Should young athletes lift weights?

As a fitness equipment supplier across Australia a question we get asked a lot is “should kids lift weights”? First things first here’s a few reasons why children should exercise in general. It improves cardiovascular health, develops muscle strength, decreases body fat, increases concentration and alertness, can reduce symptoms of depression and anxiety, boosts energy levels and can foster feelings of hapiness. Exercise is awesome right? So why do the old hang ups still exist when it comes to kids lifting weights?

You may also like: Lifting Weights Can Be A Daunting Experience, It Doesn’t Have To Be Like That

Lifting weights
Lifting weights

We’ve asked expert Strength and Conditioning Coach Andy Maynard to dispell a few myths for us and explain why young athletes should be lifting weights.

Firstly, let me start by saying there are many myths in this world and my message to youngsters looking at athletic development is to speak to and seek out qualified and experienced strength and conditioning coach with a background in exercise and sports science. 

Good coaches know how to lead you through the steps appropriately, and like most things you pay for what you get, so my advice is invest in yourself with a coach who understands the process, has invested in their education and is someone who you can trust for the short and long term. Suffice to say a good coach knows how to improve the here and now and put the pieces of the puzzle together for the bigger picture.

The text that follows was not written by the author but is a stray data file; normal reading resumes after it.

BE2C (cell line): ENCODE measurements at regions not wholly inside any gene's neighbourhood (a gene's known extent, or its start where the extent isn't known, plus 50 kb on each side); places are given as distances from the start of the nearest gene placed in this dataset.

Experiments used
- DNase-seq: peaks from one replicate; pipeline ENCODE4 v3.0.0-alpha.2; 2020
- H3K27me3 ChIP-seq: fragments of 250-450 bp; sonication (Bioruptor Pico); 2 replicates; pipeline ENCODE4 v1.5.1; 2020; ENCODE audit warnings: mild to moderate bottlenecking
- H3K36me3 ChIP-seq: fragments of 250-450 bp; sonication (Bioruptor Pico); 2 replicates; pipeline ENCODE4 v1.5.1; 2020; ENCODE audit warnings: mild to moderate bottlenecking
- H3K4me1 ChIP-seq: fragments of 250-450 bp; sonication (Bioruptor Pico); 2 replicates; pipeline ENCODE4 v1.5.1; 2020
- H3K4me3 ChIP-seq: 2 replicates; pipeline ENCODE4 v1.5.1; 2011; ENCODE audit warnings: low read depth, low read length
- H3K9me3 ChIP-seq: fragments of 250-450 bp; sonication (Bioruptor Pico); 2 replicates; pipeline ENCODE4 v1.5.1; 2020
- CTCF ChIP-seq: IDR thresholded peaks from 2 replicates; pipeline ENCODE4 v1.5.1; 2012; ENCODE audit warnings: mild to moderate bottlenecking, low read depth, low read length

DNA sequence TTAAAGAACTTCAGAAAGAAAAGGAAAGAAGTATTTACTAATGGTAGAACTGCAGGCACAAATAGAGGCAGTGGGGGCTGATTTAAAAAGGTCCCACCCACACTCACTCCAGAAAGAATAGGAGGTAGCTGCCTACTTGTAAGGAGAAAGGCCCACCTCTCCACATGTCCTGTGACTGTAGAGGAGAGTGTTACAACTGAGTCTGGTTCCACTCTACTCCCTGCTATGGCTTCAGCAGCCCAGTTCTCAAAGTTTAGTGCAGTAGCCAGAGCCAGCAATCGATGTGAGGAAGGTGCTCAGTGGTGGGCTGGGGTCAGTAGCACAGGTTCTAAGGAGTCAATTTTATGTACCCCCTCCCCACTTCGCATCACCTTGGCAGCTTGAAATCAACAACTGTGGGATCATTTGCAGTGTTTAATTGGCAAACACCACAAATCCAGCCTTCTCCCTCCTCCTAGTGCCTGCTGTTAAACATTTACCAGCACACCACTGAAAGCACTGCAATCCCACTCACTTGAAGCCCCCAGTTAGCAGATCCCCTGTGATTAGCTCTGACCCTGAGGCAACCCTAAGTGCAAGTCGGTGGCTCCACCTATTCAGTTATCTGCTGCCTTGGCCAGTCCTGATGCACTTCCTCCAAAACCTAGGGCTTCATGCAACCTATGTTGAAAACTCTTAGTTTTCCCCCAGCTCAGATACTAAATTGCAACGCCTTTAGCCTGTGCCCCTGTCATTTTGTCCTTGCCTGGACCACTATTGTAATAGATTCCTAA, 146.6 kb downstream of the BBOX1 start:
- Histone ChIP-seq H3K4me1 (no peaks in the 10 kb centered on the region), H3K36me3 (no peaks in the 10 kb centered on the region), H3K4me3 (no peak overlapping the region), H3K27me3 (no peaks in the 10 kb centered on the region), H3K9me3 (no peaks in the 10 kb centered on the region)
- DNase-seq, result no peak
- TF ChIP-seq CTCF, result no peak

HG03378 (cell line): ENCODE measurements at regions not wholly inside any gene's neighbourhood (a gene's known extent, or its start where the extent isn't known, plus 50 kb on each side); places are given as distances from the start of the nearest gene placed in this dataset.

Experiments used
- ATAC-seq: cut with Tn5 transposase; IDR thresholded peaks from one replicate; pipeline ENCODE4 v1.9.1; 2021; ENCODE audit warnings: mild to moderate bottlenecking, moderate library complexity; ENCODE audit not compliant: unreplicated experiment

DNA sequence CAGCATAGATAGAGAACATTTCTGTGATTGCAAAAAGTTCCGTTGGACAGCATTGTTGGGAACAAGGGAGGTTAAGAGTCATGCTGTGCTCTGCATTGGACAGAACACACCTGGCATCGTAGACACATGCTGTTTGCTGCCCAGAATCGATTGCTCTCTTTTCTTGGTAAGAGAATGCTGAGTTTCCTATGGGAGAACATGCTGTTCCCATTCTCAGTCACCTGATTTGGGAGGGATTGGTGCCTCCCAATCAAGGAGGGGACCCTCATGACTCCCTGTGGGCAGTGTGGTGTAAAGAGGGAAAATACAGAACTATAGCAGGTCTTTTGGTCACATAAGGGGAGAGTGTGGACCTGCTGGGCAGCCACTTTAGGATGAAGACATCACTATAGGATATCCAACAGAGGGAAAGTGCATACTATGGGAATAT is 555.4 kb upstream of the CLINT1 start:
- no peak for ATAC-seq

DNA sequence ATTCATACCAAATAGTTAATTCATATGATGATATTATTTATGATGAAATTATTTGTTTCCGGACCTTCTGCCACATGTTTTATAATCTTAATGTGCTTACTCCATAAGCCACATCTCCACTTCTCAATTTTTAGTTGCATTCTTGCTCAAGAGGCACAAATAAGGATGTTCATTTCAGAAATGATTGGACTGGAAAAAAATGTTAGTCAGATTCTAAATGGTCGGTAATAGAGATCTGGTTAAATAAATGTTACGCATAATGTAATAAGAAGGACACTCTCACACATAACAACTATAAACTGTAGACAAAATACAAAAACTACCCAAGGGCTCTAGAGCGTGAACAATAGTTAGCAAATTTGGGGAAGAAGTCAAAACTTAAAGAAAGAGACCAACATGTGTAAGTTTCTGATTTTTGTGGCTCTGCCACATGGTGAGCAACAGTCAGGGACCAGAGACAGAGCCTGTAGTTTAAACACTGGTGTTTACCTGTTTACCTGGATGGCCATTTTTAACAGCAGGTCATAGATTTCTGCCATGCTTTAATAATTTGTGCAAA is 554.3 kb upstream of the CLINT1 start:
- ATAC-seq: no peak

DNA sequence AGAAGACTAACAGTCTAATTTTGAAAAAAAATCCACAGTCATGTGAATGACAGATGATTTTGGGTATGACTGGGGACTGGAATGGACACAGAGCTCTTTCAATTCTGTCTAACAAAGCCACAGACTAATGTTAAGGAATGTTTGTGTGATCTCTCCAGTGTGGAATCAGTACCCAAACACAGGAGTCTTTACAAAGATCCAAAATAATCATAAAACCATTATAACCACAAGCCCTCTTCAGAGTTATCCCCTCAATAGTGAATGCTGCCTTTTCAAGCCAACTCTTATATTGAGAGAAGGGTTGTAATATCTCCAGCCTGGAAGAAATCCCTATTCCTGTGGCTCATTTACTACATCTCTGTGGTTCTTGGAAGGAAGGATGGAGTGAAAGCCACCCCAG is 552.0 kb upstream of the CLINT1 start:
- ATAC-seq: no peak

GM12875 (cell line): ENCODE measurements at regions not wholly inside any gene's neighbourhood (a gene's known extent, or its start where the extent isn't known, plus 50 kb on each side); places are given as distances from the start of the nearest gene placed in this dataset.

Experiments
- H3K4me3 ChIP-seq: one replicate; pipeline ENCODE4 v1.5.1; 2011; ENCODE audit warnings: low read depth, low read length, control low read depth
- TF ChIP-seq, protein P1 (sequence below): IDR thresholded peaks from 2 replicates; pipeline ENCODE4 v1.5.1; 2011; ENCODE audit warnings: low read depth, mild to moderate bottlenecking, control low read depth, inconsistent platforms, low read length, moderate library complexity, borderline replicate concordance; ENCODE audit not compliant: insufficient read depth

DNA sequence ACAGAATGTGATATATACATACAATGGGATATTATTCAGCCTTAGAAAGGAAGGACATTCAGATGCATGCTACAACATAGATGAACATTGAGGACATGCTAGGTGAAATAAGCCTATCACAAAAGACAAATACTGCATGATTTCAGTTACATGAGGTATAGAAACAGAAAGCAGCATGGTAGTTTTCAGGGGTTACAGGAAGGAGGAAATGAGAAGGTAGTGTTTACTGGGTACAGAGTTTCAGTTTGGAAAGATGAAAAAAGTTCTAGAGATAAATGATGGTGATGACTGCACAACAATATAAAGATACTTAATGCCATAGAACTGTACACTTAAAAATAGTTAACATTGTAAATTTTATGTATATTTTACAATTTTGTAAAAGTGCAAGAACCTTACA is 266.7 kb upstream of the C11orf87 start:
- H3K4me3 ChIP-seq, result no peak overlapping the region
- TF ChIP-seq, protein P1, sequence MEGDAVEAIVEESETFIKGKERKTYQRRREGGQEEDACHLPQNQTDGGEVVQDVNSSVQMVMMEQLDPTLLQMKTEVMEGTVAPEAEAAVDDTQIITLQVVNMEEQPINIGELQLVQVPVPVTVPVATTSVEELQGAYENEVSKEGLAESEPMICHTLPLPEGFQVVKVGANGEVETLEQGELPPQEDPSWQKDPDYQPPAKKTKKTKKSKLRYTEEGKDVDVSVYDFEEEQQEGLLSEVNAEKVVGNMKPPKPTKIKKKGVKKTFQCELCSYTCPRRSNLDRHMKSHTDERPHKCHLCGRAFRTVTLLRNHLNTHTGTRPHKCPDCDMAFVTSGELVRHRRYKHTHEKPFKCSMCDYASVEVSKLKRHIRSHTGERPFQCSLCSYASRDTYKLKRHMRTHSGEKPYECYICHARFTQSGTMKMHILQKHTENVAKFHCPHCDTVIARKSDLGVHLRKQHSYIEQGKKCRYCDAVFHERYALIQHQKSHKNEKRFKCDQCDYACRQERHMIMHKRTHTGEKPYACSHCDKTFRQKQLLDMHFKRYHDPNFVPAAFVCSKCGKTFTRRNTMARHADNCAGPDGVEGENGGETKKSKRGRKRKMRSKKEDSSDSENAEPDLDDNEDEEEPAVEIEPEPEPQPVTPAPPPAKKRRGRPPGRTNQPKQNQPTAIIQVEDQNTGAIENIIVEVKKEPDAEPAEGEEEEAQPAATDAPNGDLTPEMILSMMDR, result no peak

More to the point, an article from the National Strength and Conditioning Association (NSCA) which is the American figurehead in strength and conditioning, published the following in a position statement.

It is the current position of the NSCA that: 

1. A properly designed and supervised resistance training program is relatively safe for youth. 

2. Can enhance the muscular strength and power of youth. 

3. Can improve the cardiovascular risk profile of youth. 

4. Can improve motor skill performance and may contribute to enhanced sports performance of youth. 

5. Can increase a young athlete’s resistance to sports related injuries. 

6. Can help improve the psycho social well-being of youth. 

7. Can help promote and develop exercise habits during childhood and adolescence  

(Rhodri S Lloyd, 2013)

More specifically however the article addresses the age old question of will lifting weights “stunt your growth and injure you?”

It was found that there is no evidence indicating that lifting weights for prepubescent or adolescents will cause injury to growth cartilage, with evidence suggesting that potential for injury is even less likely for younger children when exposed to sheering type forces (Rhodri S Lloyd, 2013)

Needless to say, it begs the question, what is the utility in weight training for youth? 

Traditionally resistance training was presumed inappropriate for children because it was thought to be high risk. Data gathered from gym training related injuries however concluded that it was caused due to inappropriate training technique, excessive loading, poorly designed equipment, ready access to the equipment, and lack of adult supervision.

Important to note that like most other physical activities, resistance training does carry with it some inherent risk of musculo-skeletal injuries, but no more or less risk than such activities aka sport (Rhodri S Lloyd, 2013)

To add to the strength of the argument, the info graphic highlights the difference between kids who have started Strength and Conditioning pre adolescence (blue) to those who start during (red) and post (green) or never (dot), suggesting a window of opportunity worth investing in